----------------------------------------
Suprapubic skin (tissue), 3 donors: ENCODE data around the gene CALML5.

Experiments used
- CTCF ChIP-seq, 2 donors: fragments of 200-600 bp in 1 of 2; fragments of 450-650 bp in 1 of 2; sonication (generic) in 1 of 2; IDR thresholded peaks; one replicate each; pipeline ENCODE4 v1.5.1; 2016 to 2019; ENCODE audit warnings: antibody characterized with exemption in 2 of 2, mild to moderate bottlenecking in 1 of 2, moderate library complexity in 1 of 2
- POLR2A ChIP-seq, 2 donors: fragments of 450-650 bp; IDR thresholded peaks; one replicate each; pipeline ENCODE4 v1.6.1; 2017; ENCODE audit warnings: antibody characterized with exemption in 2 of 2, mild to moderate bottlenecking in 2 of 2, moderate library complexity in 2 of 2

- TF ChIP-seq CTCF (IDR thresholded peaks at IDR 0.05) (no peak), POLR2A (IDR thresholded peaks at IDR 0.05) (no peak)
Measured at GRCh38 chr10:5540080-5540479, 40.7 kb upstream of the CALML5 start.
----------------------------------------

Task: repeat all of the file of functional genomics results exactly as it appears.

Suprapubic skin (tissue), 3 donors: ENCODE data around the gene CALML5.

Experiments used
- CTCF ChIP-seq, 2 donors: fragments of 200-600 bp in 1 of 2; fragments of 450-650 bp in 1 of 2; sonication (generic) in 1 of 2; IDR thresholded peaks; one replicate each; pipeline ENCODE4 v1.5.1; 2016 to 2019; ENCODE audit warnings: antibody characterized with exemption in 2 of 2, mild to moderate bottlenecking in 1 of 2, moderate library complexity in 1 of 2
- POLR2A ChIP-seq, 2 donors: fragments of 450-650 bp; IDR thresholded peaks; one replicate each; pipeline ENCODE4 v1.6.1; 2017; ENCODE audit warnings: antibody characterized with exemption in 2 of 2, mild to moderate bottlenecking in 2 of 2, moderate library complexity in 2 of 2

- TF ChIP-seq CTCF (IDR thresholded peaks at IDR 0.05) (no peak), POLR2A (IDR thresholded peaks at IDR 0.05) (no peak)
Measured at GRCh38 chr10:5540080-5540479, 40.7 kb upstream of the CALML5 start.